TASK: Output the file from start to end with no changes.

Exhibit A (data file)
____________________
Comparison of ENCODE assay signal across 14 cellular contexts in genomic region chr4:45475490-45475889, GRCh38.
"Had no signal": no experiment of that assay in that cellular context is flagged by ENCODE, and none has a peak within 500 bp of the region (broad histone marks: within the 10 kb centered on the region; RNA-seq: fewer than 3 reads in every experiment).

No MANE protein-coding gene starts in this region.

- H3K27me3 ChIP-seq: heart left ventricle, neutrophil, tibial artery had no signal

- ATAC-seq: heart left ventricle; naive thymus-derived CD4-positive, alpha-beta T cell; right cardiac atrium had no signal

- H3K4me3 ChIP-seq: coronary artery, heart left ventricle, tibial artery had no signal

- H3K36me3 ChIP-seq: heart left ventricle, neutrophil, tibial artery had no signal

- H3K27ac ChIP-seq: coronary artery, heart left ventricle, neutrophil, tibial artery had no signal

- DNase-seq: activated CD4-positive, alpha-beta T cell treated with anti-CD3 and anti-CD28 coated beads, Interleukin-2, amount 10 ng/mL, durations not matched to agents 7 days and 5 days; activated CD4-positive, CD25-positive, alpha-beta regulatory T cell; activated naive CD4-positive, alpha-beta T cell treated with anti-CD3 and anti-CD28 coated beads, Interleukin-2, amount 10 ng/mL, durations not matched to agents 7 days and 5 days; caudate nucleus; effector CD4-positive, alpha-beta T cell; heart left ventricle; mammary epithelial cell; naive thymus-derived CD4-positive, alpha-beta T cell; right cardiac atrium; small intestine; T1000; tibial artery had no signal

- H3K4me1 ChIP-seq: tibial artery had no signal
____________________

Comparison of ENCODE assay signal across 14 cellular contexts in genomic region chr4:45475490-45475889, GRCh38.
"Had no signal": no experiment of that assay in that cellular context is flagged by ENCODE, and none has a peak within 500 bp of the region (broad histone marks: within the 10 kb centered on the region; RNA-seq: fewer than 3 reads in every experiment).

No MANE protein-coding gene starts in this region.

- H3K27me3 ChIP-seq: heart left ventricle, neutrophil, tibial artery had no signal

- ATAC-seq: heart left ventricle; naive thymus-derived CD4-positive, alpha-beta T cell; right cardiac atrium had no signal

- H3K4me3 ChIP-seq: coronary artery, heart left ventricle, tibial artery had no signal

- H3K36me3 ChIP-seq: heart left ventricle, neutrophil, tibial artery had no signal

- H3K27ac ChIP-seq: coronary artery, heart left ventricle, neutrophil, tibial artery had no signal

- DNase-seq: activated CD4-positive, alpha-beta T cell treated with anti-CD3 and anti-CD28 coated beads, Interleukin-2, amount 10 ng/mL, durations not matched to agents 7 days and 5 days; activated CD4-positive, CD25-positive, alpha-beta regulatory T cell; activated naive CD4-positive, alpha-beta T cell treated with anti-CD3 and anti-CD28 coated beads, Interleukin-2, amount 10 ng/mL, durations not matched to agents 7 days and 5 days; caudate nucleus; effector CD4-positive, alpha-beta T cell; heart left ventricle; mammary epithelial cell; naive thymus-derived CD4-positive, alpha-beta T cell; right cardiac atrium; small intestine; T1000; tibial artery had no signal

- H3K4me1 ChIP-seq: tibial artery had no signal